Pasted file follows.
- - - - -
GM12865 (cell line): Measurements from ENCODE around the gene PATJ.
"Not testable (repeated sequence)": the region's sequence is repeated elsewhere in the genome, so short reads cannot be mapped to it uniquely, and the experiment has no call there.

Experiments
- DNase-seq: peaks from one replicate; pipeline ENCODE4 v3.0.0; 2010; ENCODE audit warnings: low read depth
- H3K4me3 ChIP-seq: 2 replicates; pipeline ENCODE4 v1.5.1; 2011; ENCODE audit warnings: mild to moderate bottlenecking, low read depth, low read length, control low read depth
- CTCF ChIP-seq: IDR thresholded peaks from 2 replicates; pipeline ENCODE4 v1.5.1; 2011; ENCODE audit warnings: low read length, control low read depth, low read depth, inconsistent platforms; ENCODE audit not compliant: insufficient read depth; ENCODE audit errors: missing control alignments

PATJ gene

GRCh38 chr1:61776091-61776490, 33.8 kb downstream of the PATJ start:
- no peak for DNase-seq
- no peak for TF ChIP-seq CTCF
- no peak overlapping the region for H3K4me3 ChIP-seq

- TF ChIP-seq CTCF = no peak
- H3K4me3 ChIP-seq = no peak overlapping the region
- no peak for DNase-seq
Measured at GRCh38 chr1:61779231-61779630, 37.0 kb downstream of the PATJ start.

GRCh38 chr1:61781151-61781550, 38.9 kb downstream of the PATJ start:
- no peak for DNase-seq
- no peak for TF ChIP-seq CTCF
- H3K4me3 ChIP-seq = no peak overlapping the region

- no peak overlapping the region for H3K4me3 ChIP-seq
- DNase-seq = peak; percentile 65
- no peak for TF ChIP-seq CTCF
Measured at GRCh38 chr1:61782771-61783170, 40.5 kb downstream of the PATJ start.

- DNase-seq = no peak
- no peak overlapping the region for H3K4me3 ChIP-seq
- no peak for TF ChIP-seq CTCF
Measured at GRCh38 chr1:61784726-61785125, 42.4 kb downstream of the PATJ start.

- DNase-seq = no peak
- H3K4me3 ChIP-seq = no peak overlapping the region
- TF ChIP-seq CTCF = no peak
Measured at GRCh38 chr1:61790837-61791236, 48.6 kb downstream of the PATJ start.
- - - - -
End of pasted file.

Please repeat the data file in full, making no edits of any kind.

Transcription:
GM12865 (cell line): Measurements from ENCODE around the gene PATJ.
"Not testable (repeated sequence)": the region's sequence is repeated elsewhere in the genome, so short reads cannot be mapped to it uniquely, and the experiment has no call there.

Experiments
- DNase-seq: peaks from one replicate; pipeline ENCODE4 v3.0.0; 2010; ENCODE audit warnings: low read depth
- H3K4me3 ChIP-seq: 2 replicates; pipeline ENCODE4 v1.5.1; 2011; ENCODE audit warnings: mild to moderate bottlenecking, low read depth, low read length, control low read depth
- CTCF ChIP-seq: IDR thresholded peaks from 2 replicates; pipeline ENCODE4 v1.5.1; 2011; ENCODE audit warnings: low read length, control low read depth, low read depth, inconsistent platforms; ENCODE audit not compliant: insufficient read depth; ENCODE audit errors: missing control alignments

PATJ gene

GRCh38 chr1:61776091-61776490, 33.8 kb downstream of the PATJ start:
- no peak for DNase-seq
- no peak for TF ChIP-seq CTCF
- no peak overlapping the region for H3K4me3 ChIP-seq

- TF ChIP-seq CTCF = no peak
- H3K4me3 ChIP-seq = no peak overlapping the region
- no peak for DNase-seq
Measured at GRCh38 chr1:61779231-61779630, 37.0 kb downstream of the PATJ start.

GRCh38 chr1:61781151-61781550, 38.9 kb downstream of the PATJ start:
- no peak for DNase-seq
- no peak for TF ChIP-seq CTCF
- H3K4me3 ChIP-seq = no peak overlapping the region

- no peak overlapping the region for H3K4me3 ChIP-seq
- DNase-seq = peak; percentile 65
- no peak for TF ChIP-seq CTCF
Measured at GRCh38 chr1:61782771-61783170, 40.5 kb downstream of the PATJ start.

- DNase-seq = no peak
- no peak overlapping the region for H3K4me3 ChIP-seq
- no peak for TF ChIP-seq CTCF
Measured at GRCh38 chr1:61784726-61785125, 42.4 kb downstream of the PATJ start.

- DNase-seq = no peak
- H3K4me3 ChIP-seq = no peak overlapping the region
- TF ChIP-seq CTCF = no peak
Measured at GRCh38 chr1:61790837-61791236, 48.6 kb downstream of the PATJ start.